Which brings us back to the common bond necessary for binding individuals into collective unity. Civilization is Society advanced beyond primitive organization. It represents a step toward the perfection of Society despite historically accidental evils and imperfections that may exist. A civilization is a true society not because of, but despite, these flaws. It may be that civilization’s evils and imperfections may come to dominate its historical development. When this is the case, it can truly be said that civilization is tending away from its intrinsic (i.e., essential to created nature) purpose.

To conclude, the health or sickness of Society is relative to its proper end. This must be true of Civilization as well, since civilization is nothing else than a maturation of original Society. Civilization proper aspires to universal and eternal ends, seeking to perpetually (at least, as long as possible!) provide the greatest social good (happiness and security) for the greatest number of people. Therefore, Civilization on this view is not merely a descriptive category but a moral ideal.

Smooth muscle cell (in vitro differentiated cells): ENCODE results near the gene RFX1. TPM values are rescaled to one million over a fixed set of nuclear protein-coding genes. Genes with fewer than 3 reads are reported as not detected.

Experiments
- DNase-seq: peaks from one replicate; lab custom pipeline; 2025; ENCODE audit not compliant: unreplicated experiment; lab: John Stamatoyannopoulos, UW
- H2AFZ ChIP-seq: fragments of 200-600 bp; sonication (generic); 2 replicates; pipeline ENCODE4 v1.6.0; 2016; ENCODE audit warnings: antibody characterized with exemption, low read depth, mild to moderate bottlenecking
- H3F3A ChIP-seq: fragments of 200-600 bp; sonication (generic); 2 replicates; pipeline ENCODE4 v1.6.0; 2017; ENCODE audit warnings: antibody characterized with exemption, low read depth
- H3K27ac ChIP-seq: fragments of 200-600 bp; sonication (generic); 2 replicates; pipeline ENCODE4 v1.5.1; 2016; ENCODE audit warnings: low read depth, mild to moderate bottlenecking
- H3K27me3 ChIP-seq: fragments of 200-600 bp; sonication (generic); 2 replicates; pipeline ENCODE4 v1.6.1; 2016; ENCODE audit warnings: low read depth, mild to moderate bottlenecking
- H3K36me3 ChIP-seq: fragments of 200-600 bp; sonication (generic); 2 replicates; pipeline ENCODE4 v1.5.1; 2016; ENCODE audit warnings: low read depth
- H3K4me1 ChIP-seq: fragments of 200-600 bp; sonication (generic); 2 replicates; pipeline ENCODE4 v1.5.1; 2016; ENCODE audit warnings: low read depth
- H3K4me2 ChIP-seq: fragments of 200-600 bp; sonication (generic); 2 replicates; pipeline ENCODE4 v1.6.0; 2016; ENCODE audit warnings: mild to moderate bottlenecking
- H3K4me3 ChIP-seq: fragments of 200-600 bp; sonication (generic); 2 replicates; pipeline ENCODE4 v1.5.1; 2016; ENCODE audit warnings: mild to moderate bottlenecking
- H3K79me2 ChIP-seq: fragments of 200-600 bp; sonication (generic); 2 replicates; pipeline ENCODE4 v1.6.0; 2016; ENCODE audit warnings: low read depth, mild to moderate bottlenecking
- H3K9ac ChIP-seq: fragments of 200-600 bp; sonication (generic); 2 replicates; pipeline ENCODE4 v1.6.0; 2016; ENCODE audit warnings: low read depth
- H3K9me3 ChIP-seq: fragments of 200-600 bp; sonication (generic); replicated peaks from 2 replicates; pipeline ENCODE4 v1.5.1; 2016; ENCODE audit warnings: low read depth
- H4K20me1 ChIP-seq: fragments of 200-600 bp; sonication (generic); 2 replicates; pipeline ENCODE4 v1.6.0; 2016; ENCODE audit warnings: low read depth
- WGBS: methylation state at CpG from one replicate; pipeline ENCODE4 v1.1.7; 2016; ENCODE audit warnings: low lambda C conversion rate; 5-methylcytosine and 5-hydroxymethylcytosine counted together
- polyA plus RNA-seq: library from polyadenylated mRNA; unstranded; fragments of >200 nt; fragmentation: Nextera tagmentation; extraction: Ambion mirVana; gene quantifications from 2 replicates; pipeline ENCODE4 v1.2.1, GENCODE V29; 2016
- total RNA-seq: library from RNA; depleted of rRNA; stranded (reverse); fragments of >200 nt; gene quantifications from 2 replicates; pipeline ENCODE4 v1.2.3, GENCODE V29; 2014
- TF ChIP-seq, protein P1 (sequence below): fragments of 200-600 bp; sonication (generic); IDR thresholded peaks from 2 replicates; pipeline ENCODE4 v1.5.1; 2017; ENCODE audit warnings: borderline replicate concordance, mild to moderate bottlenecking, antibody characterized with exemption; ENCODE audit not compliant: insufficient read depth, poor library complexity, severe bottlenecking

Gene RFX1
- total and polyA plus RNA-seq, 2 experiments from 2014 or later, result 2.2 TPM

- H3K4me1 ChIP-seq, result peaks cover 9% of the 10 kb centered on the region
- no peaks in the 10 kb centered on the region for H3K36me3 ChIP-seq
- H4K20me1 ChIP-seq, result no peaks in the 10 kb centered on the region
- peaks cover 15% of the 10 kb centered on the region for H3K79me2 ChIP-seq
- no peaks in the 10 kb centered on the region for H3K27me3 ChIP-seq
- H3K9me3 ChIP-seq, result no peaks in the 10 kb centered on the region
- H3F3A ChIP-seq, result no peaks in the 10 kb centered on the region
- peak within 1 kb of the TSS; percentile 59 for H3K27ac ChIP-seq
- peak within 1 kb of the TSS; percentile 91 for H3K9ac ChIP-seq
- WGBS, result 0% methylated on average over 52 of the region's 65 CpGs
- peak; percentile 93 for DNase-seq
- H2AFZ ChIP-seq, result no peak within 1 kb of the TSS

The conceptualization of Civilization I’m advancing here obviously originates in the realist metaphysic I generally espouse. The following examples illustrate how this realistic metaphysic works. Communication is more than symbolic expression; symbols must actually signify truth in order to qualify as communication. Similarly, Art is more than a technique of communication; it must actually embody some principle of the Good, the True and the Beautiful. Genuine government embodies dominion, authority, and power. Genuine Society (i.e., that is true to its nature) tends toward the observance and advance of God's reign on earth.

Civilization is not a nominal descriptive category that describes particular features of society, but represents a developed stage toward perfection along the continuum that exists between Heaven and Hell. Civilization, when used properly as an ideal term, is not an arbitrary notion based on some imperfect society that existed once upon a time in history. Civilization, properly conceived, is oriented to the eternal state—the concrete ideal at the end of time that the nations seek and that Christians call New Jerusalem.

1 comment:

Jack said...